Remember the Pokémon card frenzy of the pandemic? Average Joes, YouTubers and investors alike all bought into the mania, collecting pieces of every 90’s kid’s childhood when the world looked bleak and everybody wanted to return to a more innocent time. However, collecting playing cards wasn’t just a short-term gig. Before Covid-19, Pokémon cards were already huge among collectors that spanned from little kids to seniors. And Pokémon wasn’t the only game in play. Digimon, Magic the Gathering, Top Trumps and all sorts of table-top card games had widespread appeal for decades.
Knowing this fact, it makes sense to consider trading cards another strong bet if you want to get into the collectibles market. Admittedly, the results of this option will be heavily skewed in your favour if you write in a brand of speculative fiction, as fans of genres like sci-fi, fantasy and horror tend to enjoy trading card games more than other genres. That said, it is possible to make trading cards work with other genres like thriller and romance. You just need to find an angle that will appeal to your audience. If you write spiritual romances set in carnivals, for instance, you could produce a deck of tarot cards. Or, as a psychological thriller author, how about an original whodunnit card game? Tailoring your trading cards to your IP and fanbase is key.
Look 15 years into the past and you’ll see that most everyday music listeners considered vinyl records redundant technology. This past decade, however, their popularity has re-exploded. Only instead of being a mainstream vehicle for listening to music, they’re now considered artisan objects, associated with class and wealth. Some listeners buy them because they love the richness of their analogue sounds when compared to “lossy” digital audio. Others get them because they remind them of a different time. And many more get them to listen to their favourite artists without the distraction of a digital screen.
What matters most isn’t the reason why they’re popular; it’s that they can make for interesting collectible products perfect for authors who produce audiobooks. Plenty of companies offer bespoke print-on-demand and batch vinyl production options for individual creators. All they require to get started is an MP3 file. Admittedly, each vinyl holds as little as 20 minutes of content (about 3,300 words), so you won’t be able to produce a whole audiobook this way, but it is possible to use them to immortalise, say, a short story containing your most iconic characters. Make that content exclusive to the vinyl and it could entice a portion of your fans.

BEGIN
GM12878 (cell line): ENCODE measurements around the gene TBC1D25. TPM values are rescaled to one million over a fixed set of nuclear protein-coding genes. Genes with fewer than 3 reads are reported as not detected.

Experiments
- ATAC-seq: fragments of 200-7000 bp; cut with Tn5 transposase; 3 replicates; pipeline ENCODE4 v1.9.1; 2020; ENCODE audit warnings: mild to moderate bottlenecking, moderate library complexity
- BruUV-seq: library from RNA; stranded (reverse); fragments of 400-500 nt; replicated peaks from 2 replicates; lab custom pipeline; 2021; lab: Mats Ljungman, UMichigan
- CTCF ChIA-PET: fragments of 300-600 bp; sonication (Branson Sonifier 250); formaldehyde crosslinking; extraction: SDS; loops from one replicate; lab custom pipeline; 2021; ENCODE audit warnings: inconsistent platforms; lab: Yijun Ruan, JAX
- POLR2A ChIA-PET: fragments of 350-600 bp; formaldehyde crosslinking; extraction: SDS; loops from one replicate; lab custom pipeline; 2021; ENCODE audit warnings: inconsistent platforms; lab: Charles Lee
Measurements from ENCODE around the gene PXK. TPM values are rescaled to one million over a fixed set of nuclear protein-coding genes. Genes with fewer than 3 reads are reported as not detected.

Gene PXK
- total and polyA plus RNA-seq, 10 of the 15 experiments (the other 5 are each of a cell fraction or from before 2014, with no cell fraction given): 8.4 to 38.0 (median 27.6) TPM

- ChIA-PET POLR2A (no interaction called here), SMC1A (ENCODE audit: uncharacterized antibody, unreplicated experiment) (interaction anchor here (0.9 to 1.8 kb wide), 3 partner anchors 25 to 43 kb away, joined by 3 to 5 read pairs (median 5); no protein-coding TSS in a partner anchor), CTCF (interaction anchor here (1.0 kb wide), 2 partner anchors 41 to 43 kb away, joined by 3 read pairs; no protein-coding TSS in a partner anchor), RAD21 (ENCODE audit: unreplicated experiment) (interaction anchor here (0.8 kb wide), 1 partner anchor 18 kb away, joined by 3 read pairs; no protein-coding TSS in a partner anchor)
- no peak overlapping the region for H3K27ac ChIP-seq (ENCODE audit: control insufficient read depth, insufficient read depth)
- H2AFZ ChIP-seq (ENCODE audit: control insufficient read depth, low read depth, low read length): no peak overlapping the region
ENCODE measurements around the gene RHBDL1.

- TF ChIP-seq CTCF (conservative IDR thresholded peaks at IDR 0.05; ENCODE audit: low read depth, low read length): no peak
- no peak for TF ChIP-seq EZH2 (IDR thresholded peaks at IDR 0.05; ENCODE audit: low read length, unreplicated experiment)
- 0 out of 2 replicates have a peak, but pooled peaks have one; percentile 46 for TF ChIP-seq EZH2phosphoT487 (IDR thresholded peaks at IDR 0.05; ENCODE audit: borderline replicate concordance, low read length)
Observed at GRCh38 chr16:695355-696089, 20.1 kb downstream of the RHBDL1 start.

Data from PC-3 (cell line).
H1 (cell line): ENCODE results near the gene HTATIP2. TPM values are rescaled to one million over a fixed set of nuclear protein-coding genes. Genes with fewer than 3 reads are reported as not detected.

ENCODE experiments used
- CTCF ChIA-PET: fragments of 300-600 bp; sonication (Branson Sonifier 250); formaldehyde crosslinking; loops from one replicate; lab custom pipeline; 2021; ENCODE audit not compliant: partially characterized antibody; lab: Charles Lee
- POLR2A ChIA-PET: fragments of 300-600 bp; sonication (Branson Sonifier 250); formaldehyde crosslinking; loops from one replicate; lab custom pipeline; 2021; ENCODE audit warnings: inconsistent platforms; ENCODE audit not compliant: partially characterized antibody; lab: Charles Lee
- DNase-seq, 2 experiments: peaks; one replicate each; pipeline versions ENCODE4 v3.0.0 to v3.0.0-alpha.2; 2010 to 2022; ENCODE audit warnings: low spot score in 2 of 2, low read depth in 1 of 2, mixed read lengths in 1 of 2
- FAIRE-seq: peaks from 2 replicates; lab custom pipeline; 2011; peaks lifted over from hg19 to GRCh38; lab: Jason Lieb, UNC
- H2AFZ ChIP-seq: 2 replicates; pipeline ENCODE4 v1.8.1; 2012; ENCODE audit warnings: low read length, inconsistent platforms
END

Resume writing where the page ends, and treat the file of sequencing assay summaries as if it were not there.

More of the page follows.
It’s too early to tell how big a role digital products will hold on the world’s stage in a decade, but current data trends suggest that Non-Fungible Tokens (NFTs) – unique, uncopiable digital products – are going to be central to the future of collecting. Market Decipher reports strong growth across the industry, with leading NFT marketplaces like OpenSea growing their revenue by at much as 800% in 2021. Combine that with the rise of e-sports, and a-list musicians like Drake and Ariana Grande delivering live gigs on Fortnite, and you’ll see impressive potential. Lots of readers are spending more time in virtual reality and, as such, now want to own objects in NFT form, just as they own physical ones in the real world.
We can capitalise on this mentality shift, creating NFTs in all kinds of forms – from avatar skins readers can wear in the metaverse to digital concept art created by our cover designers. In February 2021, the high-end auction house Christie’s exposed the vast amounts of money private collectors are willing to spend on such items when they auctioned off Everydays – The First 5000 Days, a work of digital art by artist Beeple, which sold for $69 million. Right now, making your own NFTs isn’t easy or cheap. As the manufacturing costs reduce, though, this will become a more viable option for authors.
In theory, any author can make money selling collectible items. But remember, catering to the collectors’ market will probably only be a viable option for you if there is already a demand for your books. Hence, if you aren’t selling many yet, it’s probably best to focus on writing more and conducting conventional marketing strategies to build your readership first. After you’ve done that, however, creating collectibles is a great way to make extra money and enrich your connection with your reader community.